Suddenly, I figured it out! I have millions of pounds of scrapbooking background paper sitting upstairs that I haven’t touched since my daughter was born and I know I could quickly put it to good use by running it through a sticker maker and cutting it to the right size to fit my planner. Not only that, I could have my students make their own stickers, use it to create name tags, labels for my classroom, and a million other things too! How did I not know these things existed!? Of course, I immediately went out and bought one.

Custom Erin Condren StickersI ended up getting a slightly bigger version of the sticker maker in the YouTube video, a Xyron 5″ one instead of the 2.5″ one. They also make 9″ combination sticker or magnet maker too if you’re REALLY hard core! None of the machines need electricity or heat. You just stick the thing in you want to make into a sticker, turn the crank, and you’re done. I’d venture to say it’s just as easy as the laminator I use.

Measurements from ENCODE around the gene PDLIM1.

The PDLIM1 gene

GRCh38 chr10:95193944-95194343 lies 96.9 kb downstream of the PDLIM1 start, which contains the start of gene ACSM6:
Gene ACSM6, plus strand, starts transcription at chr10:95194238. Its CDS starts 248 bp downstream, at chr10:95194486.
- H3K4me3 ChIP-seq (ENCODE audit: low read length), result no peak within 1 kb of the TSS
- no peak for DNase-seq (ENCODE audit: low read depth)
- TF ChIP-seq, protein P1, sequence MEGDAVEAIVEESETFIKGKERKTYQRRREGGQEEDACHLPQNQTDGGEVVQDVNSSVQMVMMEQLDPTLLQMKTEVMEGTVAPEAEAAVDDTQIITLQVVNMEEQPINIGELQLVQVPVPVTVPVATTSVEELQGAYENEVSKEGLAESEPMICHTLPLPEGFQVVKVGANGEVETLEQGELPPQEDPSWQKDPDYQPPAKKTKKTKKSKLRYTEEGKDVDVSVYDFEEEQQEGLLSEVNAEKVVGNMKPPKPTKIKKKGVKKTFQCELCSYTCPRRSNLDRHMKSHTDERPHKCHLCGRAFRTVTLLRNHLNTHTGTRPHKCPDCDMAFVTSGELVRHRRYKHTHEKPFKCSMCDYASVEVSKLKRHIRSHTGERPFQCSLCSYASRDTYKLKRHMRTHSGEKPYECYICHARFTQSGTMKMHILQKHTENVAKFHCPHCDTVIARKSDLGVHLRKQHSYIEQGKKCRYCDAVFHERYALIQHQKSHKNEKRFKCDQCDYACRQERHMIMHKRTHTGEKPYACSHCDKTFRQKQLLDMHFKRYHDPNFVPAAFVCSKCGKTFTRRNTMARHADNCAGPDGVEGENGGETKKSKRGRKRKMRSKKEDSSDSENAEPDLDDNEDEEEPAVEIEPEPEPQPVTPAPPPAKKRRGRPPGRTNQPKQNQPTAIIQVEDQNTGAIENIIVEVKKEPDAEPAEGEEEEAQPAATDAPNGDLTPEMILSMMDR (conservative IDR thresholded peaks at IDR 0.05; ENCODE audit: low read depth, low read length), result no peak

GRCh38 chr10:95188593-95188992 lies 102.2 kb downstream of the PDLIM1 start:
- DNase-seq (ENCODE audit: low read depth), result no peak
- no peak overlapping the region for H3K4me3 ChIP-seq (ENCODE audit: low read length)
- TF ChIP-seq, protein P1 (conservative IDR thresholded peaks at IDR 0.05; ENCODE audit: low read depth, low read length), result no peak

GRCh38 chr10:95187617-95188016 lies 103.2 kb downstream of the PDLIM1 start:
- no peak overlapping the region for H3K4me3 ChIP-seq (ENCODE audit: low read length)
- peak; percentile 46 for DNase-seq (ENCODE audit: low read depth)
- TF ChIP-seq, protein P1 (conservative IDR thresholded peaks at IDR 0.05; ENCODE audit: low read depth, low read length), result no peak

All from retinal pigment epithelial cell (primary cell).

Back to the planner goodies. Here’s what I did to make my own custom stickers to fit my Erin Condren Life Planner!

– Make a template to fit each section of the planner. Fortunately for you, the most time-consuming part is already done 🙂 Just download and use what I made, here! It’s in Powerpoint format, and set up to fit vertical Erin Condren Life Planners, but you could easily resize for other planners and customize with your own fonts, images, and text size!

– Print the stickers onto colorful paper. I used a bunch of sheets from this pack because it seemed like most of the colors already matched the colors in the planner.

Erin Condren Stickers

Erin Condren Stickers

– Cut the stickers into strips to fit through your sticker maker. Since I have a 5″, I chose not to use the middle column of stickers on the template so that I could divide my 8.5″ x 11″ piece of paper into 2 strips that were 4.25″ x 11″ long to feed through.

Erin Condren Stickers

Erin Condren Stickers

– Run through your sticker maker and cut apart with scissors or a paper cutter.

Erin Condren Stickers

And you’re done! The template I made contains stickers for the weeks, months, headings, and notes sections, so you can easily make your own to fit any section of the planner!

Erin Condren Stickers

I’m definitely thinking of making a bunch of these for one of my friends for her birthday. Do you have any good classroom uses for a sticker maker!? I’m dying to try out some new things with it!